During the colder months of the year, especially in January, cases of influenza and other respiratory infections rise dramatically, causing primary care centers to collapse. So much so that the Ministry of Health recommended increasing prevention measures to avoid infection. The main symptoms of the flu or common cold are cough, fever, nasal congestion, and pain in the muscles, throat, or head, as well as general discomfort. But, in addition, according to a team of audiologists fromOticonPeople with influenza may experience temporary or permanent hearing loss.
When a person has the flu or cold, fluid can build up in the middle ear, preventing sound from reaching the eardrum. “The Eustachian tube, which runs from the middle ear to the nasal cavity, can become blocked by fluid buildup, which can cause inflammation. For these reasons, hearing loss can occur, and in this case it is temporary, which is what we call conductive hearing loss, and it is similar to what happens when traveling by plane, as the Eustachian tube is also responsible for regulating air pressure in the ear. half It is a closed box that opens to the outside through the trunk of the car. It is normal to notice clogged ears with a feeling of ear fullness and abnormal perception of sound. This hearing loss can be up to 24 decibels, which is the equivalent level you have when using earplugs, and ends up disappearing once the cold goes away and fluid buildup decreases.
On the other hand, respiratory infections that occur at the nasal level can turn into ear infections, which can lead to hearing problems, such as noticing that sounds sound muffled. Most simple ear infections do not cause long-term complications. However, when repeated frequently, it can lead to permanent hearing loss in some cases. Those with chronic ear problems should consult an otolaryngologist who specializes in the ear, nose, and throat.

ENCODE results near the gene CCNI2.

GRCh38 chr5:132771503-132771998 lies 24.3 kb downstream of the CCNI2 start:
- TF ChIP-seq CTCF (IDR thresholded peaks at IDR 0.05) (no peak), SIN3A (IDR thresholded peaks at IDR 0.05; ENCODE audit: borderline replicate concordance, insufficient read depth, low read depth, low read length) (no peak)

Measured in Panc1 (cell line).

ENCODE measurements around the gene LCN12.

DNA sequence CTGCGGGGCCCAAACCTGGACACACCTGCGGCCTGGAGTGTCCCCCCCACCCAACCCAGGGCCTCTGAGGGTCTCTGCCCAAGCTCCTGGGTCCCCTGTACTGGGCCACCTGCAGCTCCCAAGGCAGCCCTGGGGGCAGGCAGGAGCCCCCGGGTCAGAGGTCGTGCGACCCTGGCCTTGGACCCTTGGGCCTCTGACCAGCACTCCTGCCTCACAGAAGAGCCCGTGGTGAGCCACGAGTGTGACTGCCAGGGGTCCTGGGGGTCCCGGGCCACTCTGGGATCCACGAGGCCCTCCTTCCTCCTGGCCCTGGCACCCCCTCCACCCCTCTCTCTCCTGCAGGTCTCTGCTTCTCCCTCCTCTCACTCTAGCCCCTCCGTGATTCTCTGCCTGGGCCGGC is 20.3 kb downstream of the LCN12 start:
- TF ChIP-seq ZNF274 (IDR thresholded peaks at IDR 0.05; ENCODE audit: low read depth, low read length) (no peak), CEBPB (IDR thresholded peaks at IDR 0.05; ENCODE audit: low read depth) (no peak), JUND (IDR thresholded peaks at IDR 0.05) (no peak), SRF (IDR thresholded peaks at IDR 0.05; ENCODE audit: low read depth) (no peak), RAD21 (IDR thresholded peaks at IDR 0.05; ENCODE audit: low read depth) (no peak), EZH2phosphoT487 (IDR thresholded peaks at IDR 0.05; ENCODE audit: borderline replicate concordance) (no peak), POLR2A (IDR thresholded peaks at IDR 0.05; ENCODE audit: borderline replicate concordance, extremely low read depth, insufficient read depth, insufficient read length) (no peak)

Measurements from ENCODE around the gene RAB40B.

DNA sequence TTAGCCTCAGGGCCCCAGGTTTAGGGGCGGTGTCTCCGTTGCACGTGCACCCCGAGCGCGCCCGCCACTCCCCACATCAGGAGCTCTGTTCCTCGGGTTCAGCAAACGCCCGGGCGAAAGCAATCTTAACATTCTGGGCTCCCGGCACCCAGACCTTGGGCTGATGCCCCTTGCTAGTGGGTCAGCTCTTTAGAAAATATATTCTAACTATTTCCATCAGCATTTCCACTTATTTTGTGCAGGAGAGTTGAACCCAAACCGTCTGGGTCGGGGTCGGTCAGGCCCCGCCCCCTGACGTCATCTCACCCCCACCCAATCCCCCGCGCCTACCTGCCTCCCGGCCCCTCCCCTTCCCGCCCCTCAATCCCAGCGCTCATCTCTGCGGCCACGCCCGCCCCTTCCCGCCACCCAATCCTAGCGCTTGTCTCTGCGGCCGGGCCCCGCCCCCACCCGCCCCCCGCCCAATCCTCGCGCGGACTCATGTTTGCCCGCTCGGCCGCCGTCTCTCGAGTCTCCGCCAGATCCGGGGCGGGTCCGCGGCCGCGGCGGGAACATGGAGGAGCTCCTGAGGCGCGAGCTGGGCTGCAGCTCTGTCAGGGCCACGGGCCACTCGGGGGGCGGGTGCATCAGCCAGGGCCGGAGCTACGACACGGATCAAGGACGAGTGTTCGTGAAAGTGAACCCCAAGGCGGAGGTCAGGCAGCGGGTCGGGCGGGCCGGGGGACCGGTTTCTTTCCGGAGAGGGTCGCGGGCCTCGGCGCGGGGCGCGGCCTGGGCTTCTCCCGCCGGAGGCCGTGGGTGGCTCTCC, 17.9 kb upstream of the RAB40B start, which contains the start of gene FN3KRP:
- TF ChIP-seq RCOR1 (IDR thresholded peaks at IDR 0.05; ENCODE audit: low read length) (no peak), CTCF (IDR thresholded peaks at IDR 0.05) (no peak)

How to take care of your hearing during flu season?
- Protect yourself from sudden temperature changes: Try to protect your throat, nose and ears to avoid cold and drafts. Covering it makes it difficult for viruses and bacteria to easily enter the body and cause infections.
- Clean your ears properly: It is important to dry the ears well after bathing or showering to avoid moisture and thus the accumulation of bacteria. It will not be used under any circumstances Sticks Or any other things to clean the ears, because they may introduce wax inside and cause hearing difficulties. You can tilt your head hat The outer side so that the water comes out and wipe it with a soft towel without having to insert anything into the ear canal. If you notice a blockage or buildup of wax, it will be necessary to visit a specialist to perform a more thorough cleaning of the ears using appropriate techniques.
- Try to get yourself an ultrasound appropriately in: It is important to keep the nose clean of mucus that is generated during the flu or cold, but it will be necessary to avoid blowing sharply and loudly because it can cause fluid to move from the nasal cavity to the ear cavity. In the case of children, they tend to absorb fluids, so they penetrate deeper into the nose instead of expelling them into the tissues.
- Strengthening the immune system: Follow a diet rich in vitamins and minerals that keep the immune system strong to deal with viruses and bacteria, thus protecting hearing health at the same time. In addition, there are a number of nutrients that can aid in healthy hearing, such as omega-3 fatty acids, vitamins D, E, and C, antioxidants, and folic acid.
- Maintain good hand hygiene: Hand hygiene is one of the most important preventive measures to avoid the spread of viruses, such as influenza or the common cold. For this reason, it is important to wash them often, especially before and after meals and after going to the bathroom.
- Review your hearing periodically: One of the most important prevention measures is periodic review of the hearing by a specialized specialist. It is recommended, at least once a year, whenever you notice signs, for example after the flu or a cold, to visit a specialist doctor so that he can evaluate your hearing ability and detect possible losses in an early way to prevent their development. .
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